Since our FABULOUS! exhibition opened in September, we've featured selected exhibition highlights on our blog. As FABULOUS! closes tomorrow, this post will be our final installment in the series. Want to revisit favorite pieces from the exhibition? Click here for a complete listing of FABULOUS! blog posts.
This final FABULOUS! post features a stunning early 19th century court suit with a fascinating provenance. Consisting of a jacket and breeches of aubergine silk velvet decorated with silk and metallic embroidery and a cream silk faille vest, this court suit would be a highlight of our collection with or without a known provenance. But its excellent condition and documented provenance make it even more historically important. Created late in the reign of Emperor Napoleon Bonaparte (r. 1804-1814/15) by handloom weavers and master embroiders, its uncut voided velvet with gold, silver, rhinestone, and sequin decoration is truly regal. It was donated to the FIDM Museum in 2008 by the family of Johann Hummel's great-great grandson, Michael Hummel. We featured a glimpse of this court suit on our blog in 2009, a few months after it was donated.
Austrian composer Johann Hummel (1778-1837) commissioned this court suit for an important performance, possibly at the Congress of Vienna (1814-1815), which was held to reposition the boundaries of Europe after Napoleon’s defeat at the Battle of Waterloo. European courts vied with one another for political survival, particularly as Napoleon overthrew ancient monarchies and filled their vacant thrones with his own family members. When paying homage at court, a splendid appearance was de rigueur. By the time he commissioned this suit, Hummel was a successful composer. A contemporary biographer noted: “Having been always very prudent in the management of his affairs, M. Hummel is now in the possession of an independent fortune, such as enables him to keep a carriage, and to live in every respect in the style of the opulent and grand.”1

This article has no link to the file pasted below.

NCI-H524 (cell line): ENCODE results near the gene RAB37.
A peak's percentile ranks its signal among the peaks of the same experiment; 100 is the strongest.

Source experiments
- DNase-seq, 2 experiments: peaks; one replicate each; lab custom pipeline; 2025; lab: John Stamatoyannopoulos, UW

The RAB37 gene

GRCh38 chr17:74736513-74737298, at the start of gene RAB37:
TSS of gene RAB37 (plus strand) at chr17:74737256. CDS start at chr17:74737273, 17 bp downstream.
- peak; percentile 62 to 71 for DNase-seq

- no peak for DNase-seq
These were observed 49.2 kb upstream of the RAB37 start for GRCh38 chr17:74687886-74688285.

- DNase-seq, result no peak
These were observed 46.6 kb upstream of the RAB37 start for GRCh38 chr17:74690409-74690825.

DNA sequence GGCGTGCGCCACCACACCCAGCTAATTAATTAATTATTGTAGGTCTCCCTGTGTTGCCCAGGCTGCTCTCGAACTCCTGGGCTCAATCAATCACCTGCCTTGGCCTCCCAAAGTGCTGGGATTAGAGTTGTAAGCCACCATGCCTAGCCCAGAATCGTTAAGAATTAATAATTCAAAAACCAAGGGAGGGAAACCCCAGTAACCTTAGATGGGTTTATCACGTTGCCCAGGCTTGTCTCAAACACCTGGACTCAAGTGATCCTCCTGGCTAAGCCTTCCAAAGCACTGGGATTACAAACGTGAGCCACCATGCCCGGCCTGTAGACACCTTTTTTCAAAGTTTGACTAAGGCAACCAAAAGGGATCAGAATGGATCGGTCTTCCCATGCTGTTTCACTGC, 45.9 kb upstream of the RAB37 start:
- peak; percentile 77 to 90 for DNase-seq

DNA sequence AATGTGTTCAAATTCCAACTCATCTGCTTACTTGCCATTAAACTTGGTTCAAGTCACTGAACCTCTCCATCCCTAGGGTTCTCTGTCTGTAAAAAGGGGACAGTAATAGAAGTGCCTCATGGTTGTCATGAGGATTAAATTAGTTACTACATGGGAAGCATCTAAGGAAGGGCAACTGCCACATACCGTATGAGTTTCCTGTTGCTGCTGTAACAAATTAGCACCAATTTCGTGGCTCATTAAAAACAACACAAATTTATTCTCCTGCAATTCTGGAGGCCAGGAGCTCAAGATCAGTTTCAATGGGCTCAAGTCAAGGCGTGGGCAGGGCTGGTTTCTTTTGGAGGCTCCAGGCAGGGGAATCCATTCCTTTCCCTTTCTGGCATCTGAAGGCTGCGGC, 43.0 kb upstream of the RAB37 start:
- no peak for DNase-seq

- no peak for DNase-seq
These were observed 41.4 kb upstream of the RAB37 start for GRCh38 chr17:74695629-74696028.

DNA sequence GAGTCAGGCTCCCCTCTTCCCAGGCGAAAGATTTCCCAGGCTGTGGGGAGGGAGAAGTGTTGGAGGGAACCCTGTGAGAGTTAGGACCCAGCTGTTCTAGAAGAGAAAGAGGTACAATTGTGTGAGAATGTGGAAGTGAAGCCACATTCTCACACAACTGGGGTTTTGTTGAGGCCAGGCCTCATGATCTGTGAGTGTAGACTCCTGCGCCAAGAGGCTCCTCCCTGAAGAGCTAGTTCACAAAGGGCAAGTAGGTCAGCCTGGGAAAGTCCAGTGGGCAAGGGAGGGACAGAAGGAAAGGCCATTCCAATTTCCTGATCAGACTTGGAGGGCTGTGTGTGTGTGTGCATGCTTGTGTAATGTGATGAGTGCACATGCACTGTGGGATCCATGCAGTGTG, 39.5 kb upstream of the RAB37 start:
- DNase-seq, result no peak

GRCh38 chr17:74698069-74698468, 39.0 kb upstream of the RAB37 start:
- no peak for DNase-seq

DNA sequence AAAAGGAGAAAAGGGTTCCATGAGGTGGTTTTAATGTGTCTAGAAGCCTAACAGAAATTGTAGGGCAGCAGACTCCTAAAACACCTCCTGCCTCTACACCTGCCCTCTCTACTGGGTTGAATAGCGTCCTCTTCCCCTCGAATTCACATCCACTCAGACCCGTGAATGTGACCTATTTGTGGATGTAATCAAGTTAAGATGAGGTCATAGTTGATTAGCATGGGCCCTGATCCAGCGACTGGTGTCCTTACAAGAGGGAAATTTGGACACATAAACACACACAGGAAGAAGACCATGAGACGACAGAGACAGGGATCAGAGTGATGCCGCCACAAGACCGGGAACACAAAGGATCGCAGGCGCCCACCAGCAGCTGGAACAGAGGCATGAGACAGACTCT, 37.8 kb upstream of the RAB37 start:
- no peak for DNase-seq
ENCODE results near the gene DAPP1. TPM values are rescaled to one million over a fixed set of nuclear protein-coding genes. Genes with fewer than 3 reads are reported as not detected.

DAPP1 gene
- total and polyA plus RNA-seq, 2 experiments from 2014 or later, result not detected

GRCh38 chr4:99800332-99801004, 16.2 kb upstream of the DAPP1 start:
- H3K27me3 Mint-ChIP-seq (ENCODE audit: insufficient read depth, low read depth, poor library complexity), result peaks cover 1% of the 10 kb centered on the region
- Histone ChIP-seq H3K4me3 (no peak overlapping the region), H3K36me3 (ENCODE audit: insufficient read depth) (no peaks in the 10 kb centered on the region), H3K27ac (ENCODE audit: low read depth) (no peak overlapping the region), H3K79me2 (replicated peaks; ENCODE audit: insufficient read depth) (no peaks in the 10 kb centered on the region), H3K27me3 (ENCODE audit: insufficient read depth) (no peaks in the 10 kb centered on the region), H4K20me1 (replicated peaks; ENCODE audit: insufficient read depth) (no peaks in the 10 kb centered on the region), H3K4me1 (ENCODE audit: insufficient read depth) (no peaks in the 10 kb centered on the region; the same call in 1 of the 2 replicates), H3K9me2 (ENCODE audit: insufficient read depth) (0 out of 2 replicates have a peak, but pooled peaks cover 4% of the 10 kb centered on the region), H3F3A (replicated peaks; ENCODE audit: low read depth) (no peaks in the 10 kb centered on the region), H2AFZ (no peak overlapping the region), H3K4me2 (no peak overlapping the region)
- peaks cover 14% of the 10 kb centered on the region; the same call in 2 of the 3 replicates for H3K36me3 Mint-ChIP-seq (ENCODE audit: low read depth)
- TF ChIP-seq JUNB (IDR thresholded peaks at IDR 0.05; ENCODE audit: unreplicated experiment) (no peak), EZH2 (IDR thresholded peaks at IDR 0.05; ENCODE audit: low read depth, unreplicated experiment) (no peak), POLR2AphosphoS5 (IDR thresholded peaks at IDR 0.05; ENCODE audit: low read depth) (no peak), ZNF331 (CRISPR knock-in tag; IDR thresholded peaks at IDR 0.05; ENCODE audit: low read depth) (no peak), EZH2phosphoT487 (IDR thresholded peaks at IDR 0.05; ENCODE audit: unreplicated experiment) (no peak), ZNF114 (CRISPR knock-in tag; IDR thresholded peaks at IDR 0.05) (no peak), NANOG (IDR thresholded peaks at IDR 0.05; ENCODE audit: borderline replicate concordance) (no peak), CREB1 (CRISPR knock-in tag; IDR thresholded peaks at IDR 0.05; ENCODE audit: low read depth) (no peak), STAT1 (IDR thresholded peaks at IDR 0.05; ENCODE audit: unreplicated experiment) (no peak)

White satin stitch embroidery forms iris motifs, while gold metallic embroidery creates the stems. The buttons are embellished with gold braid and small glass ornaments.
Born in modern day Slovakia, Johann Hummel's family moved to Vienna when they recognized that their child was a musical prodigy. Due to his exceptional talent, Hummel began studying under Mozart when he was only 7 years old. When he was 9, Hummel's family embarked on an extensive European tour. During this four-year tour of European capitols, Hummel honed his composition and performance skills by performing for European royalty, including King George III and the Prince of Orange. Returning to Vienna, Hummel studied with Antonio Salieri and Albrechtsberger. Beethoven, though several years older than Hummel, was a friend and musical rival. Hummel was extremely well-known during his life-time, but his style of classical composition fell out of favor towards the end of his life. His work was almost entirely forgotten until a Hummel score was re-discovered in the late 1950s. Listen to a Hummel composition here.
At the time Hummel commissioned this court suit, court dress was increasingly distant from everyday dress. Though lavish, it was an event-specific uniform. By about 1800, luxurious fabrics and heavy embellishment were no longer in fashion for men's suits. Instead, men donned three-piece suits made of sturdy woolen fabrics, with little or no embellishment. Decorative court dress was a remnant of seventeenth and eighteenth century fashions, which favored an equal amount of embellishment for both men and women. In the nineteenth century, excellent tailoring, rather than extraordinary embellishment, would define a fashionable men's suit.
1 "Memoir of Johann Nepomuk Hummel." in The Harmonium, Number XVIII (London: W. Pinrock, June 1824) 104.